Keith Richards, the outgoing chief executive of the Personal Finance Society, has moved to reassure members about changes following his departure this month.
Speaking on the FTAdviser Podcast, Richards said it was natural for people to be worried about what might change.
But he said: "I have no doubt, and I can give any member assurance, that I have got a great team at the Personal Finance Society. It is more substantial than when I took over, that's for sure and I can't imagine any reason why the standard drive and level of member support is going to stop any time soon.
"You always have to give these things a bit of leeway. Change often feels a bit uncomfortable until you experience it. If it works, then great. And if it doesn't then both the PFS and the CII have to address that.
"None of us ever start off making a bad decision. It is only when it goes wrong that it becomes a bad decision and that's the point at which we do something to correct it. So with all best intentions, if the current activities have caused uncertainty or concern it is not intended and I think both bodies, the PFS and CII, will resolve that pretty soon."
There have been concerns among advisers about the CII's proposals to deregister the PFS as a legal entity, which they claim will undermine the advice profession - though the CII has said it is "committed to the continued development of the PFS".
Richards also addressed the Financial Advice Market Review process which he was involved in as PFS chief executive but which he said was hampered by Brexit.
He said: "Almost instantly [after the Brexit referendum] I can tell you from personal insight, all the relationships we built with Treasury staff and key people just went, pretty much within two or three weeks. I was constantly getting emails saying they were off on Brexit-related matters so that really fundamentally stalled the outcomes of the review."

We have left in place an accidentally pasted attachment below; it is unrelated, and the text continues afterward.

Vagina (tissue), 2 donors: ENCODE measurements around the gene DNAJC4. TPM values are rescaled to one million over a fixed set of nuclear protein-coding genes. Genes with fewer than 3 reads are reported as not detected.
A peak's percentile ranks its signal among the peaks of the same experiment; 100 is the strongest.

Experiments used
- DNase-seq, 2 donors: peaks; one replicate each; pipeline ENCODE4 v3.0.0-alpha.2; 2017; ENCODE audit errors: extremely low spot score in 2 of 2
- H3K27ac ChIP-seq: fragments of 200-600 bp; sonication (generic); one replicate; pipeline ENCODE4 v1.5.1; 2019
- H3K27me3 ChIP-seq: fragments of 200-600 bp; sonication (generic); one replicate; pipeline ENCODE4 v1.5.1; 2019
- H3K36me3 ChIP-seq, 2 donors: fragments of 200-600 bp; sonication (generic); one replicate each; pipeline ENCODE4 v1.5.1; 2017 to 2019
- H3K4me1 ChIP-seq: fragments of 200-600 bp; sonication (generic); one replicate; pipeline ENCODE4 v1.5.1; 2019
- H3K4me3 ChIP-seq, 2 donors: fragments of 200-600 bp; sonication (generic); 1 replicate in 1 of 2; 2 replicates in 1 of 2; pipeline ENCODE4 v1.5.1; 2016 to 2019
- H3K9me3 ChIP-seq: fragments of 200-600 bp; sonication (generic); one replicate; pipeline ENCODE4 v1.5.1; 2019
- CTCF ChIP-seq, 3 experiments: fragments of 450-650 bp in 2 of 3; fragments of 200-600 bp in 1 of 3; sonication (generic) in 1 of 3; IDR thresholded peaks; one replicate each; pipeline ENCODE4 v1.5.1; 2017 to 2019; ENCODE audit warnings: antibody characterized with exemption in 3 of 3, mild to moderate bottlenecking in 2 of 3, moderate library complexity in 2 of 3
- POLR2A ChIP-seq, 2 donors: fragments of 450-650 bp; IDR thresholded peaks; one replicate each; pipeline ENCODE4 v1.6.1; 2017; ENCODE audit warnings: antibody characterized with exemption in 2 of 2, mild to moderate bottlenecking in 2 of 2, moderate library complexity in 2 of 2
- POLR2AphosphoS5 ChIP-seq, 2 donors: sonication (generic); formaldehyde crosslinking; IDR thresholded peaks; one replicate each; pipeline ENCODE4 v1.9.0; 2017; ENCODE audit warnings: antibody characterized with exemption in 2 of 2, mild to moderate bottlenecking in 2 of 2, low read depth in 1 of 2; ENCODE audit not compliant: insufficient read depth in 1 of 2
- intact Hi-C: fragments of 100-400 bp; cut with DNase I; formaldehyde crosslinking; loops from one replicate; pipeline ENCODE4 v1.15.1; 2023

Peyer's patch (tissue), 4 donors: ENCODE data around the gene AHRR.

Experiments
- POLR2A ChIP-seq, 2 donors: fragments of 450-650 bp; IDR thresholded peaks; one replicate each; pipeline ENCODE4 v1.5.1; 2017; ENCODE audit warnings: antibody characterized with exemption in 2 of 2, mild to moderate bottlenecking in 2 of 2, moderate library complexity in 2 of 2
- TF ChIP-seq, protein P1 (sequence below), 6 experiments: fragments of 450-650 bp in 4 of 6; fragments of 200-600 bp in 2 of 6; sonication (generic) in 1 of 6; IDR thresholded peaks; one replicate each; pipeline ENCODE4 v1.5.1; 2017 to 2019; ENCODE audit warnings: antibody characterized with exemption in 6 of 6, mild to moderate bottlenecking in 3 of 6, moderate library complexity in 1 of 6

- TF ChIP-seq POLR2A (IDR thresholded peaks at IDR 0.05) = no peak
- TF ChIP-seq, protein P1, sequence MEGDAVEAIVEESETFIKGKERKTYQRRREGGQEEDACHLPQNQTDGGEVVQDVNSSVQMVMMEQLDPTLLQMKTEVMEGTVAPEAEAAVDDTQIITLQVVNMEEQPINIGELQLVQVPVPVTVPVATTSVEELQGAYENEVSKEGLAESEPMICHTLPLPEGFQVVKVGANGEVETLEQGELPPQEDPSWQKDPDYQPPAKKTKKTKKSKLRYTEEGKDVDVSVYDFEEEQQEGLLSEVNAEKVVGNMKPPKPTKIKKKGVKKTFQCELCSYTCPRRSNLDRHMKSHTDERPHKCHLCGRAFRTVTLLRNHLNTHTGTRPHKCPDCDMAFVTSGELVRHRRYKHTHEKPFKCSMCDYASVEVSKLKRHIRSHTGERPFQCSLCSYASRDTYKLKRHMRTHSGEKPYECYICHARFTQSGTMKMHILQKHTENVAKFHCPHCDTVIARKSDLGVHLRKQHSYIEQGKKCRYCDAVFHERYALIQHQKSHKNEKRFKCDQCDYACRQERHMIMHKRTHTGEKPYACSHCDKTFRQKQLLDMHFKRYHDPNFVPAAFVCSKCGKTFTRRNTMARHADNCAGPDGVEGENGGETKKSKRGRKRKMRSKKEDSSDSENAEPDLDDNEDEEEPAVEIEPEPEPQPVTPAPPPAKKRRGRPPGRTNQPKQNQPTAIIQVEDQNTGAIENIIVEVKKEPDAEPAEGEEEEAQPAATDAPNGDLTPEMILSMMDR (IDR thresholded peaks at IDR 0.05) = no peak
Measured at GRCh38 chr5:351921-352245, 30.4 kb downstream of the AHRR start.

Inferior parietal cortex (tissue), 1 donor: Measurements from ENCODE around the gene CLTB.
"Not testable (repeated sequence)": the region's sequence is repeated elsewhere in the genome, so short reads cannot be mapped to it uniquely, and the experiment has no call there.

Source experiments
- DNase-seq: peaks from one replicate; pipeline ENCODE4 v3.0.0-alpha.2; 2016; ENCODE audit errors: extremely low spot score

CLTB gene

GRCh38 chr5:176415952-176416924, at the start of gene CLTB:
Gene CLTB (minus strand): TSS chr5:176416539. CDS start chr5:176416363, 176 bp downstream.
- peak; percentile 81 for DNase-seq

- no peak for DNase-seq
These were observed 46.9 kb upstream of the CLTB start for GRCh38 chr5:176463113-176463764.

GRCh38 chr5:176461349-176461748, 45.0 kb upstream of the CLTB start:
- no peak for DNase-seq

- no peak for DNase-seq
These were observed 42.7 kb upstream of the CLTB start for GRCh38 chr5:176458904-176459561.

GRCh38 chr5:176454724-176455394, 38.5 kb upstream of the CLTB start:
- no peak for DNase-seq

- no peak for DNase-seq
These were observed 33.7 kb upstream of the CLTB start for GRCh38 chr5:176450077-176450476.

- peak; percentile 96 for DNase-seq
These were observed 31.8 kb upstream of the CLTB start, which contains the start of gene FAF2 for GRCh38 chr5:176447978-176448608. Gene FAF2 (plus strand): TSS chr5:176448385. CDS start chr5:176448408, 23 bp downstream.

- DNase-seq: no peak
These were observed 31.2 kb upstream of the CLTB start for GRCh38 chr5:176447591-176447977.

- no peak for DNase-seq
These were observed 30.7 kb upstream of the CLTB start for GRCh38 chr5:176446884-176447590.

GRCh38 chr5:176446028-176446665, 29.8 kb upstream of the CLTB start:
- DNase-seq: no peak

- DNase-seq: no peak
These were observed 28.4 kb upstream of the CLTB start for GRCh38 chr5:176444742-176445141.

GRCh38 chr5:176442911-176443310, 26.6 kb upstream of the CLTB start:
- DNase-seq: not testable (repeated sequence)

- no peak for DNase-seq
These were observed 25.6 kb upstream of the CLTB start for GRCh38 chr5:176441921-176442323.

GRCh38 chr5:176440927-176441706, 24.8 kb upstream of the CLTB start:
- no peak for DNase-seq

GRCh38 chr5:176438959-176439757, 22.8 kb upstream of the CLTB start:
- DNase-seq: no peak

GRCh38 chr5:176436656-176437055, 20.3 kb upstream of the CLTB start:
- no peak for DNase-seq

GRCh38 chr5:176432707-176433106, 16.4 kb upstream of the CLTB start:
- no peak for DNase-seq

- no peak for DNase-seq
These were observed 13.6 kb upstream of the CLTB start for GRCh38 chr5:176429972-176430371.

But Richards said he was optimistic the issue of the advice market could be addressed again: "I wouldn't underestimate the power of everyone coming together. The problem that we often have is that we shout about it but we don't do anything about it. The sector is sometimes poorly represented.
"One of the things I've tried to do over the past eight years is try to get a professional body more involved in the debate with government and policymakers and that's exactly what we've done.
"The problem is that if you look at some of the consultations, given that there's the best part of 5,300 firms in the sector, often when the regulator goes into consultations they get a handful of responses. So what we've got to start doing is realising as a profession that if you really do want to have an influence, you've got to take the time, invest a bit of time, to put considered thoughts and opinions forward when government or regulators invite consultation."